The creation of new drugs to combat all kinds of diseases and disorders, both psychological and physical, is a dynamic process in which any drug can be withdrawn from the market almost as quickly as it was put on it. Whether it is for economic reasons or in relation to the company’s profits, or for safety reasons.

This is the case of viloxazine, an antidepressant that has been on the market for a little over twenty years and which we will talk about throughout this article. In the same way, we will analyze its uses and its form of administration, as well as its possible side effects and the precautions to be taken by those who consumed it.

What is viloxazine?

Viloxacin, commercially known as Vivalan, Emovit, Vivarint and Vicilan, was an antidepressant medication whose main active ingredient was a morpholine derivative and which was categorized within the group of selective norepinephrine reuptake inhibitors (SNRIs).

This drug was discovered and launched on the market in 1976. During its time on the market, it was used as an antidepressant in a large number of European countries, and became quite famous due to its stimulant effects similar to those of amphetamines , but without the addictive effects or signs of dependence of the latter.

Although it was never granted American Food and Drug Administration (FDA) approval, it was granted a designation for the treatment of narcolepsy and cataplexy. However, it was withdrawn from markets around the world in 2002 on commercial grounds.

Regarding its action as an antidepressant, it was observed that, in animal models, viloxazine inhibits norepinephrine reuptake in the hearts of rats and mice. As regards the inhibition of serotonin reuptake, this drug boosted the brain functions mediated by this neurotransmitter in the same way as other more potent antidepressants such as amitriptyline or imipramine; it also showed no anticholinergic effect.

Finally, it was also found that, in rats, it regulated very effectively the gabaergic receptors of the frontal cortex of these animals.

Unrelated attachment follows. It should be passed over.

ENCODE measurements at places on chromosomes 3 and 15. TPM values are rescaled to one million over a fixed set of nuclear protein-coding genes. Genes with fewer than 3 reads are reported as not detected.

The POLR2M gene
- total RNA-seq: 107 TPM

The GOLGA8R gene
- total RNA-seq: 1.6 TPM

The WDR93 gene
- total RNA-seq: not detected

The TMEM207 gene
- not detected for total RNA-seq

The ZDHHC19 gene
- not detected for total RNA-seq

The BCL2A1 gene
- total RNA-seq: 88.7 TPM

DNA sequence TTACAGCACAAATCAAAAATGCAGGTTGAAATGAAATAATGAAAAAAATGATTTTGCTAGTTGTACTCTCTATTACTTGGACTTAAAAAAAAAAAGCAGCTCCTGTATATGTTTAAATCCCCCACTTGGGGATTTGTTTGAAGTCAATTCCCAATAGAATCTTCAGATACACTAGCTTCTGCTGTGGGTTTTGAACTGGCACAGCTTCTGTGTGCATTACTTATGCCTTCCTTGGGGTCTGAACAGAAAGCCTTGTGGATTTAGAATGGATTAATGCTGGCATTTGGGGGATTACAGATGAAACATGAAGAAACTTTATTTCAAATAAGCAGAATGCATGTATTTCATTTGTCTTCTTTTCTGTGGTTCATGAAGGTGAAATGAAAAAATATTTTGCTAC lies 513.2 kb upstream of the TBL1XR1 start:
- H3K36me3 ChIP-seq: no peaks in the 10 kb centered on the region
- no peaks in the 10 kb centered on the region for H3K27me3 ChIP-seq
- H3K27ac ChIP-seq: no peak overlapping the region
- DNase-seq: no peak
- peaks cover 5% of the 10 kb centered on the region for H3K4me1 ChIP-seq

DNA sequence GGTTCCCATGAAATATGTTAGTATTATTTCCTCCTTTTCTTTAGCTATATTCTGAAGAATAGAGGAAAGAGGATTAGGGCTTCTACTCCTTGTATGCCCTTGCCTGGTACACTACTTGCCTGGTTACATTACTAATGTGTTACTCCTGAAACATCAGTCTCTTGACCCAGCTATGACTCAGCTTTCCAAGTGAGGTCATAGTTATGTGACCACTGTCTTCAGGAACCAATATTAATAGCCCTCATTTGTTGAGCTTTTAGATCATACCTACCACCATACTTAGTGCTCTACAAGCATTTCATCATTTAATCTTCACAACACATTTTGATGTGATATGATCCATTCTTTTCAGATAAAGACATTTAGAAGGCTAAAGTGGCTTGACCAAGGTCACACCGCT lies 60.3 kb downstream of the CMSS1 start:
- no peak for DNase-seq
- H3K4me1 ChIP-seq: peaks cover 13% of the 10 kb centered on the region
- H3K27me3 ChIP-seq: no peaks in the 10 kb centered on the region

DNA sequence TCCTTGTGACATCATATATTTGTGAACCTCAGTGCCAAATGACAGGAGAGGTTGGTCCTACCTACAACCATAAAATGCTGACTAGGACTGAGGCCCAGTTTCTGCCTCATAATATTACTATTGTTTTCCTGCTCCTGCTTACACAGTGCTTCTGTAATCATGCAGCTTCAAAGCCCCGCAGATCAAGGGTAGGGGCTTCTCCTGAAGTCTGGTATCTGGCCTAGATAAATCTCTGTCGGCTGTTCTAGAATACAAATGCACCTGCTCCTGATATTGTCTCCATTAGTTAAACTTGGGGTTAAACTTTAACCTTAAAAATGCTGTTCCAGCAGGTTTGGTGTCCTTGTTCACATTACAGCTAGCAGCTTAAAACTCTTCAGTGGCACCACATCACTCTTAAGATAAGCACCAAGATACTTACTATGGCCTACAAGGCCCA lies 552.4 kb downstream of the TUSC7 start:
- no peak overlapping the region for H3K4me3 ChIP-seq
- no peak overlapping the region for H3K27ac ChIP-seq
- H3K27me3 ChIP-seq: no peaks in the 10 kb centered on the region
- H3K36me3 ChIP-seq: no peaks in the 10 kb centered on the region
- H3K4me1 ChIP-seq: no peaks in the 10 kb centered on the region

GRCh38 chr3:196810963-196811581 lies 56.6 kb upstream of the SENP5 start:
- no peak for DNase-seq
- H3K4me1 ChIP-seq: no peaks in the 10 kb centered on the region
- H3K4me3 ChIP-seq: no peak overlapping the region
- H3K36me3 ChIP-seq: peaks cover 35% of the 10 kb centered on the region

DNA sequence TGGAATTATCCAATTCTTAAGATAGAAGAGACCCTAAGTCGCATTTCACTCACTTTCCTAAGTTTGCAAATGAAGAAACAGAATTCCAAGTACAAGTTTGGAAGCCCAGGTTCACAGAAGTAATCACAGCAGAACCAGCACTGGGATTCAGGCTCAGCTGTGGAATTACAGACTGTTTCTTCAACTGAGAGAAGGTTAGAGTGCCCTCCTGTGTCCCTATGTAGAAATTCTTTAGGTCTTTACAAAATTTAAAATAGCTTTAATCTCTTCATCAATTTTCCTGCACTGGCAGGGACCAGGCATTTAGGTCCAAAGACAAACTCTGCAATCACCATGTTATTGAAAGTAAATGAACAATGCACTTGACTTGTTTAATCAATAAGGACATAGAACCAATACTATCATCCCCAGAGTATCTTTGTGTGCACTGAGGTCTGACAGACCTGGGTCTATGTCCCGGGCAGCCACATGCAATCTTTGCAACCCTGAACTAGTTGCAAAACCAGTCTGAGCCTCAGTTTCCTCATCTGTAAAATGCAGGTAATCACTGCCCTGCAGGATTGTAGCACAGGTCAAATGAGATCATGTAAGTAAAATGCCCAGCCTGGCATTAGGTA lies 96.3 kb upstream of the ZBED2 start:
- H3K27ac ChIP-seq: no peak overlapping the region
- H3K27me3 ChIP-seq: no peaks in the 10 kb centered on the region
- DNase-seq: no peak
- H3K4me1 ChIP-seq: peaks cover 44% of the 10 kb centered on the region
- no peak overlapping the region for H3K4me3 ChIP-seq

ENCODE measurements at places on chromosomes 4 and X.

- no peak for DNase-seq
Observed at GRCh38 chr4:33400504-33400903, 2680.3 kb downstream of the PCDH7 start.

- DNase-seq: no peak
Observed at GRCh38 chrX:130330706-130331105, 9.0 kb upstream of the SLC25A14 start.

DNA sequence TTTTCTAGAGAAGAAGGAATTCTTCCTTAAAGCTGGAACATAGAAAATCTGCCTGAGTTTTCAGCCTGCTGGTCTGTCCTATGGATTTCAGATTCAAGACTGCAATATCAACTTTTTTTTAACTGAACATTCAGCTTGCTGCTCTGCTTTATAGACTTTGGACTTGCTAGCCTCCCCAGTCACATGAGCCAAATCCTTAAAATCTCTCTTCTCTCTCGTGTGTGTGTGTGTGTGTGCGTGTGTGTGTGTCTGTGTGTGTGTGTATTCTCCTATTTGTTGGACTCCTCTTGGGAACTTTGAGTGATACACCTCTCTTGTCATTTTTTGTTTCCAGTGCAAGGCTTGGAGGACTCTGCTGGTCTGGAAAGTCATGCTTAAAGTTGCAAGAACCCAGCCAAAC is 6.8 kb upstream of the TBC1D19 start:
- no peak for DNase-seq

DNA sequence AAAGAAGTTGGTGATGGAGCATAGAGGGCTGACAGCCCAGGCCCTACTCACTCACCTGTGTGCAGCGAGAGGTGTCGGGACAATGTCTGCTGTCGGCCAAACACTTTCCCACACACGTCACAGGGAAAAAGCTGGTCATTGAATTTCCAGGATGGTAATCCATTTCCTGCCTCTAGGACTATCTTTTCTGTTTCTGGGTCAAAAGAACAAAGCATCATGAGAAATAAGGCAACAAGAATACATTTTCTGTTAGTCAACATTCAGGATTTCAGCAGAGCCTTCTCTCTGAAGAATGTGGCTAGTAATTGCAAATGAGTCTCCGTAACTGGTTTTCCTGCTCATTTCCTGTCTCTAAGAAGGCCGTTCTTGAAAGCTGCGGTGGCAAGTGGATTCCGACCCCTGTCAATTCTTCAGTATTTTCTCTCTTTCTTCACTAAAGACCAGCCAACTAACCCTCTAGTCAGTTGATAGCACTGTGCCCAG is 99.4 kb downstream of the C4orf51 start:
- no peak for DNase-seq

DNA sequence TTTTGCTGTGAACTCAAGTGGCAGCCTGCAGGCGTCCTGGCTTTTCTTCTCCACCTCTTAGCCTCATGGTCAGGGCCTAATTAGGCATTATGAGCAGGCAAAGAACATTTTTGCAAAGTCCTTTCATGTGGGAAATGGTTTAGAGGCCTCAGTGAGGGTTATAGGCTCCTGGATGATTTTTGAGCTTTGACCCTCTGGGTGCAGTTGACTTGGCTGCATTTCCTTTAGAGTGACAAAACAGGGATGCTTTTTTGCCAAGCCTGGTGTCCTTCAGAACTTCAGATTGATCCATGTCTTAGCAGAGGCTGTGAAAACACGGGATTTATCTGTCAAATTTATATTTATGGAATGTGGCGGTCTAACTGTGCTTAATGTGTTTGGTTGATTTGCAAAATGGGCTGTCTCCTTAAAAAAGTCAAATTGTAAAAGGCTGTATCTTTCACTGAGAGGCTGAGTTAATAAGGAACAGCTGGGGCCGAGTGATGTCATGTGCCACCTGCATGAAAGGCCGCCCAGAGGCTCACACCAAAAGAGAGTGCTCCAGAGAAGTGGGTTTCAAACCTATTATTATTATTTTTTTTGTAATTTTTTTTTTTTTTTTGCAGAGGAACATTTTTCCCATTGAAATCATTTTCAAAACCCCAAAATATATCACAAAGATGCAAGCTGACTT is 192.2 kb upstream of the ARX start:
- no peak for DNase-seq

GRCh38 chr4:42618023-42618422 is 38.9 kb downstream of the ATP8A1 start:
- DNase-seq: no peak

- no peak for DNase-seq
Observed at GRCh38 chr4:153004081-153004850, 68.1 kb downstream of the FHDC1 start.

In what cases was this antidepressant used?

Viloxazine was administered, in some European countries, as the drug of choice for the treatment of depression or major depression disorder.
Depression or major depressive disorder is a mental or psychological condition characterised by the fact that the person suffering from it experiences a constant and acute feeling of negative emotions such as sadness and anguish.

Often, depression is accompanied by low self-esteem, loss of interest in activities that were usually enjoyable or appealing, decreased energy, and pain with no apparent cause.

While in milder cases depression may occur intermittently, alternating periods of depression and periods of emotional stability. In the most severe cases, the person may have permanent symptoms, including faulty beliefs or even visual or auditory hallucinations.

Major depressive disorder can interfere significantly and negatively with the patient’s day-to-day life; modifying their routines, eating habits, sleep cycles and general health. The person’s decline can be so severe that between 2 and 7% of people with depression resort to suicide as a way of eliminating the suffering suffered.

How was it administered?